The six-song Bottom Feeders is much more effective, particularly a spine-tingling version of Jimmy Reed’s “Ain’t That Loving You Baby” that sounds like it could have been recorded right after a trip to the crossroads. That mood was apparently intensified by another trek — this one corporeal — behind the Iron Curtain, where Thin White Rope became the first American indie band to tour the Soviet Union. The subsequent Red Sun EP is fittingly grim, both in its choice of cover versions (including Gene Pitney’s “Town Without Pity,” Marty Robbins’ “They’re Hanging Me Tonight” and Lee Hazlewood’s “Some Velvet Morning”) and its acoustic reworking of the title track, which further darkens one of Spanish Cave‘s bleaker numbers.

Released through a major label, Sack Full of Silver is the first full-on studio documentation of the band’s visceral improv style, rife as it is with songs (like “On the Floe”) that rise and fall on crests of post-Hendrix controlled feedback. To thicken the sonic miasma even further, Kyser and new drummer Matthew Abourezk perform a long, loving do-si-do in the framework of a faithful (if rocked-up) rendition of Can’s “Yoo Doo Right.” It all comes together here: Kyser’s lyrics and vocals have never been so direct and shattering (“Sometimes I make burns on my arms / ‘Cause it moves that feeling from my heart to my arms”), while a widened instrumental palette fleshes out the group’s sound.

Squatter’s Rights is a six-song EP of cover versions, only some of which have previously been issued on tribute albums.

On The Ruby Sea, Kyser (whose vocal affectations grew more irritating with each passing year) cements his reputation as manic sound sculptor and Americana-grounded troubadour. While he wrings some fittingly wrenching sounds from his six-string on songs like “Midwest Flower,” he seems more concerned with creating atmospheres, which he does most effectively on the title track’s netherworld ballet. Less edgy than its recent predecessors, The Ruby Sea does explore other planes: witness the neo-bluegrass “Tina and Glen” and the creepily sweet music box tinkling that imbues “Puppet Dog.”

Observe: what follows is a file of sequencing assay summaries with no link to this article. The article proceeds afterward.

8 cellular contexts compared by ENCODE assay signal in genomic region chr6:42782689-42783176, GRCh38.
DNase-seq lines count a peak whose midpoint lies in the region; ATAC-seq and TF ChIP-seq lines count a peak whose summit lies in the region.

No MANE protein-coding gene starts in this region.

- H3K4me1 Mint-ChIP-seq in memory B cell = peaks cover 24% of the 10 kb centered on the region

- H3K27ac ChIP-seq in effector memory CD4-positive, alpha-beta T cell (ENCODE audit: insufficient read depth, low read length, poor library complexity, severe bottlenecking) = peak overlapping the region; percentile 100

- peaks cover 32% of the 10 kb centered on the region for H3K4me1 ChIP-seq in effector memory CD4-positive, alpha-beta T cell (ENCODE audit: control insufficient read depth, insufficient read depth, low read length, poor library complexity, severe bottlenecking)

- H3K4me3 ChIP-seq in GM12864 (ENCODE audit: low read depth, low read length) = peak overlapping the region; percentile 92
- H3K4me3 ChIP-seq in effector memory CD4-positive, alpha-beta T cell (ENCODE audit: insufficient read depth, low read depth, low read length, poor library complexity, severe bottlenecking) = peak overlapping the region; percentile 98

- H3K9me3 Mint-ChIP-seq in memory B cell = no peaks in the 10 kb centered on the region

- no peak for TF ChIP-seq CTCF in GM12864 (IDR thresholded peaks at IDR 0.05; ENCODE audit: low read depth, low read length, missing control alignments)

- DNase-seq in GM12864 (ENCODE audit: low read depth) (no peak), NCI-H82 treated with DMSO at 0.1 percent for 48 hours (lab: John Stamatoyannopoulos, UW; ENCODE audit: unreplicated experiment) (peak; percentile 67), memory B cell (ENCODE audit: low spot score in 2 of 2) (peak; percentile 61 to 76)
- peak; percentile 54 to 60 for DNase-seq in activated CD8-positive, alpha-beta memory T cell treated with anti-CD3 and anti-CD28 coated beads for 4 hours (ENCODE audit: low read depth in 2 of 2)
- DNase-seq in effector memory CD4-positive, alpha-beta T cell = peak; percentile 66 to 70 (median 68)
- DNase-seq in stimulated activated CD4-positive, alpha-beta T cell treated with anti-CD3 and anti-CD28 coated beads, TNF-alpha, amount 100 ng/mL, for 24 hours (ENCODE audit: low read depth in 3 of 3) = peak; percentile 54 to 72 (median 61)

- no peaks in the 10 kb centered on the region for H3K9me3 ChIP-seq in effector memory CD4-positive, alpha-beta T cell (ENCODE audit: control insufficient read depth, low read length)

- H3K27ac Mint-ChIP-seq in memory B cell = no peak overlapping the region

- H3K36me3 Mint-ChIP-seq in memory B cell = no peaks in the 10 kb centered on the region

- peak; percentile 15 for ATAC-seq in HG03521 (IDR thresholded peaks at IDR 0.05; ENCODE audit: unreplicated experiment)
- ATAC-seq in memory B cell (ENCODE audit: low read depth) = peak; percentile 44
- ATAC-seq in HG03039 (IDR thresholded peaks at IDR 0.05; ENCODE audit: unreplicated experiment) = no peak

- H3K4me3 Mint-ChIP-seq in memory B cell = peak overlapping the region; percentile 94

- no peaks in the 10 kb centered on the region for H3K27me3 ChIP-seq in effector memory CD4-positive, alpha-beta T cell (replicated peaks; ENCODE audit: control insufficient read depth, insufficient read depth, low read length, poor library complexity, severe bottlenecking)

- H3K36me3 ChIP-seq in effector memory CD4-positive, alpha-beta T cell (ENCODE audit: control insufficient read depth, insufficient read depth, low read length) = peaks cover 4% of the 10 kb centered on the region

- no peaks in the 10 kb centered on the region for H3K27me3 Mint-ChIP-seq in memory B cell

Given Thin White Rope’s stellar live reputation, it’s surprising the band took eight years to release its first concert disc, but The One That Got Away was worth the wait. Recorded in Belgium (where the band was big), the generous two-disc set preserves the uniquely capricious experience of a TWR show, from moments of straight-ahead rock power (“Not Your Fault”) to death-knell balladry (“Some Velvet Morning”) to bulging-vein attempts to tear the roof and walls off the sucka (the electrifying howl “Eleven”). As ever, the band plays without the slightest awareness that it’s under audience scrutiny, which helps explain how, after more than an hour of ups and downs, Thin White Rope scours its quiver and pulls out both Bob Dylan’s “Outlaw Blues” and Hawkwind’s “Silver Machine.”

When Worlds Collide and Spoor were both released after the band split up so Kyser could dedicate himself to a career in botany (no joke: the guy’s got a graduate degree!). The albums overlap to some extent, but both possess worthwhile individual highlights. The Spanish release is more of a career overview, collecting 19 songs that span the first six years of TWR’s existence. Spoor is more of a trinket for diehards, with its loving demo/remix recapitulation of favorites, including a terrific rendition of the Stooges’ “Little Doll” and the primordial stomp “Ants Are Cavemen,” both from a Sub Pop 7-inch.

[Andrea 'Enthal / Wif Stenger / Deborah Sprague]